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From Wikipedia, the free encyclopedia
1921 tachistoscope,

A tachistoscope is a device that displays an image for a specific amount of time. It can be used to increase recognition speed, to show something too fast to be consciously recognized, or to test which elements of an image are memorable. Projection tachistoscopes use a slide or transparency projector equipped with the mechanical shutter system typical of a camera. The slide is loaded, the shutter locked open, and focusing and alignment are adjusted, then the shutter is closed. When ready for the test, a shutter speed is selected, and the shutter is tripped normally.


The first tachistoscope was originally described by the German physiologist A.W. Volkmann in 1859.[1] Samuel Renshaw used it during World War II in the training of fighter pilots to help them identify aircraft silhouettes as friend or foe.[2]


Before computers became universal, tachistoscopes were used extensively in psychological research to present visual stimuli for controlled durations. Some experiments employed pairs of tachistoscopes so that an experimental participant could be given different stimulation in each visual field.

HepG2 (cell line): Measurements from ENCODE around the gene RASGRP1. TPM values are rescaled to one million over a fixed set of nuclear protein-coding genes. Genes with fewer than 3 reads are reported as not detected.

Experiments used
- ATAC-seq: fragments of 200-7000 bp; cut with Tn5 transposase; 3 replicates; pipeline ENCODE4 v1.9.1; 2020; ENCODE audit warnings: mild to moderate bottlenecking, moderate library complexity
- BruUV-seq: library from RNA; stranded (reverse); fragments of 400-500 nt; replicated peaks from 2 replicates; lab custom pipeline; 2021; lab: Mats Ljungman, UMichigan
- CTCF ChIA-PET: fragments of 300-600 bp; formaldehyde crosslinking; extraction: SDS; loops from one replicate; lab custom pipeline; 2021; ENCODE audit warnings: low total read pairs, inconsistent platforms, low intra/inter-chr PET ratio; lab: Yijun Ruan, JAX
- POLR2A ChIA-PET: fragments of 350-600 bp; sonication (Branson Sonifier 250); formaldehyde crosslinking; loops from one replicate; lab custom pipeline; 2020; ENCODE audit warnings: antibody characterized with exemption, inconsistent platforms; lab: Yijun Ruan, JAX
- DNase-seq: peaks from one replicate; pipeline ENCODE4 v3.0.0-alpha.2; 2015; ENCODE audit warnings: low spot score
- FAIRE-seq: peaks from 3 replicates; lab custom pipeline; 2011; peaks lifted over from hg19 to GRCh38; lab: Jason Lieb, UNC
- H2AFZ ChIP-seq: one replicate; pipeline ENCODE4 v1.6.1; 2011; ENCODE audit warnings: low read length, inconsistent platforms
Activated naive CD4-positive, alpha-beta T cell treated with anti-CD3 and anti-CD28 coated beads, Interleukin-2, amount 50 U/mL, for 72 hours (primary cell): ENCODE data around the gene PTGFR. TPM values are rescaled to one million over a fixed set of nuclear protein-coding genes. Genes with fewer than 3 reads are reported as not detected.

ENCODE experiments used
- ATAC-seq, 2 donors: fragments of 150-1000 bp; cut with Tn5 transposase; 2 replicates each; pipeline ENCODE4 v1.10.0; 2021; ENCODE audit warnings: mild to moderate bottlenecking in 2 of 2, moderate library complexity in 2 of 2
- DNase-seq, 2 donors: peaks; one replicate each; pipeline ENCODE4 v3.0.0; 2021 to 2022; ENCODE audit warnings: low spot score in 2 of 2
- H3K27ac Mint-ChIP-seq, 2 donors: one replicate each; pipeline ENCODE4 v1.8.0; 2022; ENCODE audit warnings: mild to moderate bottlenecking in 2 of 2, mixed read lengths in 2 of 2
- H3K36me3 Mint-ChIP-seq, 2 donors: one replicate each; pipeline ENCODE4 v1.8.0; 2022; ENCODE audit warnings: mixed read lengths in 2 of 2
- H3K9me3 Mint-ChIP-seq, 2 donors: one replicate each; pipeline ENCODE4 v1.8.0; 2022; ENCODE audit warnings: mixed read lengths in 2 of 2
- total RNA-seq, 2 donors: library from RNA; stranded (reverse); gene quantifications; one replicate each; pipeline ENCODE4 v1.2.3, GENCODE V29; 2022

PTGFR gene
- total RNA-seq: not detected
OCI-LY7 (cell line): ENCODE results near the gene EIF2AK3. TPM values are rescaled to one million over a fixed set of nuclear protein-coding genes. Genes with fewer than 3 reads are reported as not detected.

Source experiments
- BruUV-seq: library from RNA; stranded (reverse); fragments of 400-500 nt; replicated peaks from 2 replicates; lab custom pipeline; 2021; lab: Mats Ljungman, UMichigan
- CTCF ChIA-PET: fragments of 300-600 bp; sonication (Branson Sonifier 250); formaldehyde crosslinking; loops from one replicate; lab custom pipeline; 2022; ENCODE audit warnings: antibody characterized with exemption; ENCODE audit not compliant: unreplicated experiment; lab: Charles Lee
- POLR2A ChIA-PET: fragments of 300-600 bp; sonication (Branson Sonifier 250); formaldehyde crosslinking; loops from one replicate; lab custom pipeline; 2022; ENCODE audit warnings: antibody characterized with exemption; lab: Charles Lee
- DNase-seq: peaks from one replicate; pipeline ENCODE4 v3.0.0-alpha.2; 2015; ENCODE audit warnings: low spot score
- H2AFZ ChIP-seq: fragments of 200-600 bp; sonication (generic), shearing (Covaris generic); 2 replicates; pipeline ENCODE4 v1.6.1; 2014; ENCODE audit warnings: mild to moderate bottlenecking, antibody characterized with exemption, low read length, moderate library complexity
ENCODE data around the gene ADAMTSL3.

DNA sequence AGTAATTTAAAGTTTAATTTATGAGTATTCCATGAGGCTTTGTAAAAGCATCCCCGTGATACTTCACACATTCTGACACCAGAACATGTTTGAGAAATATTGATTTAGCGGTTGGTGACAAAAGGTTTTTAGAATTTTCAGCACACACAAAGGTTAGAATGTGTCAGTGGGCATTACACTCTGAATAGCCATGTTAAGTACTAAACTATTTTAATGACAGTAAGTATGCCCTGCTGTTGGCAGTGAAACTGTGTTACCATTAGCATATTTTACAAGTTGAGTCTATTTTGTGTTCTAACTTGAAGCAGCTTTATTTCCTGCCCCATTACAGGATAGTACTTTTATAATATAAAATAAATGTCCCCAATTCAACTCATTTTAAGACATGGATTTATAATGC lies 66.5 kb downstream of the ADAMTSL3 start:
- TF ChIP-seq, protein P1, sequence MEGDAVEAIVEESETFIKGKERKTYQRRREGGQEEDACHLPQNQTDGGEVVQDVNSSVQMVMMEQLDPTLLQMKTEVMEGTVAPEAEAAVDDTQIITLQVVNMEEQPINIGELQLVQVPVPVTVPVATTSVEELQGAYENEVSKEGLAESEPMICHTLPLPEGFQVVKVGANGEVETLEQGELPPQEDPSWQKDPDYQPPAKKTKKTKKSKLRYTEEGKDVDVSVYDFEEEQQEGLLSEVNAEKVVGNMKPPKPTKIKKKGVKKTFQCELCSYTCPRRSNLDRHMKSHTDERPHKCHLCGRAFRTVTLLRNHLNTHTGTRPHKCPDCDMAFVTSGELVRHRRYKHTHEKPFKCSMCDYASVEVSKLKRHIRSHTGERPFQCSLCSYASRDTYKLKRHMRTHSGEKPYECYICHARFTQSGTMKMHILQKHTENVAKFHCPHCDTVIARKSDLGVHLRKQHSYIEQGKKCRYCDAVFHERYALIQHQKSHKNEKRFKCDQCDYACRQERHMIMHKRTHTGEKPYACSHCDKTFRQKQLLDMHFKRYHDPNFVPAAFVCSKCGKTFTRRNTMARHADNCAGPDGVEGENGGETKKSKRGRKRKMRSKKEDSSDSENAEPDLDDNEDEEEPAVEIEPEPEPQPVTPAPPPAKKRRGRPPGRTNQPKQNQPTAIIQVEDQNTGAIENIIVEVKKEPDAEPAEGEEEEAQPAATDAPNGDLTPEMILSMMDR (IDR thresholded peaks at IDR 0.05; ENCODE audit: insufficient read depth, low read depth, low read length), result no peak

Tachistoscopes were used during the late 1960s in public schools as an aid to increased reading comprehension for speed reading. There were two types: the student would look through a lens similar to an aircraft bombsight viewfinder and read letters, words and phrases using manually advanced slide film. The second type projected words and phrases on a screen in sequence. Both types were followed up with comprehension and vocabulary testing.[3]

Tachistoscopes continue to be used in market research, where they are typically used to compare the visual impact, or memorability of marketing materials or packaging designs. Tachistoscopes used for this purpose still typically employ slide projectors rather than computer monitors, due to

  • the increased fidelity of the image which can be displayed in this way and
  • the opportunity to show large or life-size images.


  1. ^ Benschop 1998, p. 23.
  2. ^ Edward C. Godnig, "The Tachistoscope: Its History and Uses", Journal of Behavioral Optometry 14:2:39 (2003) full text
  3. ^ Brown, James I, "Teaching Reading With the Tachistoscope", Journal of Developmental Reading, Winter, 1958, 1(2)8–18
  • Benschop, R. (1998). "What Is a Tachistoscope? Historical Explorations of an Instrument". Science in Context, 11:23–50.

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